Medical, Health Sciences Pulling Economy Forward

January 12, 2009
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Health care is considered to be the bright spot in an otherwise “difficult” economy, but some sectors within its broad spectrum are likely to suffer through the crunch, even while new policies are formulated in the nation’s capital under a new administration. Medical and health sciences, however, are taking extraordinary leaps forward, especially in West Michigan. At year end, Gerber announced with parent company Nestlé that it would make a $75 million investment in the Fremont plant for Nestlé Nutrition’s worldwide research and development for infant and toddler food products.

Similar investments were announced in 2008 in Holland and in Battle Creek. Michigan State University was awaiting a final legislative vote on restating funding for its announced bio-research center in an abandoned Pfizer lab in Holland. Battle Creek Unlimited announced a two-prong project with funding from the Kellogg Co. and Kellogg Foundation. The project moves 600 Kellogg employees into a new, LEED-certified office building in downtown (giving the urban area some critical mass), and among other developments also establishes a research center to assist new startup companies in food science and food safety industries. The center will focus on research, development and commercialization of new technologies.

The year just ended also was remarkable for Perrigo. The company announced an investment of $10.5 million to expand its Allegan headquarters, adding 400 jobs in the next five years, in addition to a $25 million expansion of its manufacturing and production facilities. The company also purchased Holland-based JB Laboratories and U.K.-based Galpharm Healthcare, and acquired Unico Holdings in Florida. Perrigo Chairman, President and CEO Joseph Papa told Grand Rapids Business Journal: “We believe generic drugs are an important part of the solution to the rising cost of health care. In the prescription world today, when a product goes generic, its price will drop almost 90 percent.”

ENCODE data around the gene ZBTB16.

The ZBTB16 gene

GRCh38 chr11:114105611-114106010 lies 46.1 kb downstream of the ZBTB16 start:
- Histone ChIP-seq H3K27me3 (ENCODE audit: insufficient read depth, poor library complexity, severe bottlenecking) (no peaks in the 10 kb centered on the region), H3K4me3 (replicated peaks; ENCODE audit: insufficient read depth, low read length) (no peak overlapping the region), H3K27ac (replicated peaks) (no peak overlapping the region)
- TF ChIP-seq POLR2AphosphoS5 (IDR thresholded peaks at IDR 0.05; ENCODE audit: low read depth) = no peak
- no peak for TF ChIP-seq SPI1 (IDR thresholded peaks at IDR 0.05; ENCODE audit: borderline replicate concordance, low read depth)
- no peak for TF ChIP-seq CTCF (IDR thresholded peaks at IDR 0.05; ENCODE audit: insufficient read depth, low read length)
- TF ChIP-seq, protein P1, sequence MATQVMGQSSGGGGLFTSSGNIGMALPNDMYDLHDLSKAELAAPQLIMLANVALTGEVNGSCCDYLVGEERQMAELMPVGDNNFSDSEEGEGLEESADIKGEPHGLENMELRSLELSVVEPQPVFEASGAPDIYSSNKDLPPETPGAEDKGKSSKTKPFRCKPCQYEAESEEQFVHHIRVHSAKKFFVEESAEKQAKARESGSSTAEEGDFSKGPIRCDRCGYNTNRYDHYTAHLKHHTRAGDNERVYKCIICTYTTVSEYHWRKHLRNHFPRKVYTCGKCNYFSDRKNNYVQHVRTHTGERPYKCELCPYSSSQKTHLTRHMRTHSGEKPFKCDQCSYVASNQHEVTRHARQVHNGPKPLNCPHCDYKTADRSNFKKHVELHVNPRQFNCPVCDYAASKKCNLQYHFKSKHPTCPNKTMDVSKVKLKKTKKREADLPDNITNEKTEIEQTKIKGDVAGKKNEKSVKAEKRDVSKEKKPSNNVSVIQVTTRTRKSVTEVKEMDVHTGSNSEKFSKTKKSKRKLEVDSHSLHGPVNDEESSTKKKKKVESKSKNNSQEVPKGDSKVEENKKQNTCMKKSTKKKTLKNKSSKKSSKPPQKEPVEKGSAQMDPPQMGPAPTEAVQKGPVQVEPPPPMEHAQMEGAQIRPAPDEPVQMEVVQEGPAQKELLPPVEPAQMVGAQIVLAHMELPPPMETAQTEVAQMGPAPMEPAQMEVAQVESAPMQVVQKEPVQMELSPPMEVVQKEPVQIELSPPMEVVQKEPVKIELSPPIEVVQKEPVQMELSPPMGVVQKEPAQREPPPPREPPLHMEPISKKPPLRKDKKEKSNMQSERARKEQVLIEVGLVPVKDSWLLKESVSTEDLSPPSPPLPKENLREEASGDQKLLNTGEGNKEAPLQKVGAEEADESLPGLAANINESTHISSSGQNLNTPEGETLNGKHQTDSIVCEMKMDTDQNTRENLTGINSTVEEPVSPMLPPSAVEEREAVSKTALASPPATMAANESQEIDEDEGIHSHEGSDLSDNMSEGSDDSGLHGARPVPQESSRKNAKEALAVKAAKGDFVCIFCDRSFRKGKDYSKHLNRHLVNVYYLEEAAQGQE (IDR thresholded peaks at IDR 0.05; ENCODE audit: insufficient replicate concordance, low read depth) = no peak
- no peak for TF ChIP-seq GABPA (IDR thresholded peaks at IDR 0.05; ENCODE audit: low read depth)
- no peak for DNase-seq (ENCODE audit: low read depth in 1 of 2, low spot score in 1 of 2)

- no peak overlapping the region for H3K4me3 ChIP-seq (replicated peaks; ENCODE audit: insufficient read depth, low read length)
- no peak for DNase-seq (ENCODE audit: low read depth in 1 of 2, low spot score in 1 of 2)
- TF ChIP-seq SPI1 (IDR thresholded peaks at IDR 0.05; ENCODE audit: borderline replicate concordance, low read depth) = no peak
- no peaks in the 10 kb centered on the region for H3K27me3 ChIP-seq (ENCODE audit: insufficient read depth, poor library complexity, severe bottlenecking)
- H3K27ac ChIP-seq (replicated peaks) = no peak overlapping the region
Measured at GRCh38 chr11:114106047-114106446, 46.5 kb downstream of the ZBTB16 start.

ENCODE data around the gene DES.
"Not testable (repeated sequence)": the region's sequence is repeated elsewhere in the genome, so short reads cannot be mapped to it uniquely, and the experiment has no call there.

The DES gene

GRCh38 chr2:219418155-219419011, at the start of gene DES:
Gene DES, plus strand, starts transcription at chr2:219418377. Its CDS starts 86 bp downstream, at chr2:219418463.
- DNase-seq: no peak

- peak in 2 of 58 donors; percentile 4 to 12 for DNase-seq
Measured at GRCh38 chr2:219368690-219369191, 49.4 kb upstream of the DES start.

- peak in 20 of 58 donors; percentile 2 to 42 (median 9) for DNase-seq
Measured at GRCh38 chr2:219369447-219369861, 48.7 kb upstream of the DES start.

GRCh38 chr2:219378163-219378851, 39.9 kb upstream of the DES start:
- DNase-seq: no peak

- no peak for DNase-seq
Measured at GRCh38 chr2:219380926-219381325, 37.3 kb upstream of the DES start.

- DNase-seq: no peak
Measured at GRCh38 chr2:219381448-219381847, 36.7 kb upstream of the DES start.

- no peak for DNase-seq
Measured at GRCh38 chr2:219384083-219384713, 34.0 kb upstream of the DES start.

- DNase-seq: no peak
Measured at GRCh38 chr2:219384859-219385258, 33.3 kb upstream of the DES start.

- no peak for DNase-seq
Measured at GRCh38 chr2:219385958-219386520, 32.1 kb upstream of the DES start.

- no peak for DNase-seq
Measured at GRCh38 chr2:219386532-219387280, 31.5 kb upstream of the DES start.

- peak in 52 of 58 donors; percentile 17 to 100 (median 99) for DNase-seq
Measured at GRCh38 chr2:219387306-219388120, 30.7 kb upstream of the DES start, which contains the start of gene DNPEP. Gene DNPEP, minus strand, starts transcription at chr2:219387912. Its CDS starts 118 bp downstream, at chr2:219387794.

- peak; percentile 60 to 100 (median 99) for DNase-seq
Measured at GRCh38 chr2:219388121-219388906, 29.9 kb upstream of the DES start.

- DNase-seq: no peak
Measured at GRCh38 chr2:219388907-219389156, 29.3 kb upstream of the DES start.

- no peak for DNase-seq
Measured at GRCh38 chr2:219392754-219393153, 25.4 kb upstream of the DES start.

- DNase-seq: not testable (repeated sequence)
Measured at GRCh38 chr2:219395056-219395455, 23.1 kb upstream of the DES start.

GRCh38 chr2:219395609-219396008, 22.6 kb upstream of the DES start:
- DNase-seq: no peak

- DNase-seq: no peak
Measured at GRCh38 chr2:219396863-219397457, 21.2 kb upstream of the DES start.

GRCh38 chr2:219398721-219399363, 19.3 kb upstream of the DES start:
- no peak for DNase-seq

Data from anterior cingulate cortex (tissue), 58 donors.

Another year-end announcement is expected to have long-term ramifications in medicine as well as several other industries. Michigan State University won the Department of Energy bid as the site of the new Facility for Rare Isotope Beams.

In November, Michigan voters approved Proposal 2 to lift restrictions on stem cell research. The vote was lauded loudest by University of Michigan President Mary Sue Coleman, who has been stymied in the recruitment of researchers from other states with fewer restrictions. The new law is likely to propel similar research by companies in the West Michigan region.

This month it is likely that President Barack Obama will begin national debate on access to health care and health care insurances. The ramifications of bridge loans for Detroit’s Big Three automakers at press time included discussion of health care benefit reductions for union employees and retirees. What happens in Detroit is likely to have immediate ramifications for other employers across the country, and especially for the companies writing those benefit plans.

It is certain that this will be an interesting year of reporting in Grand Rapids Business Journal and Health Quarterly.

— Carole Valade

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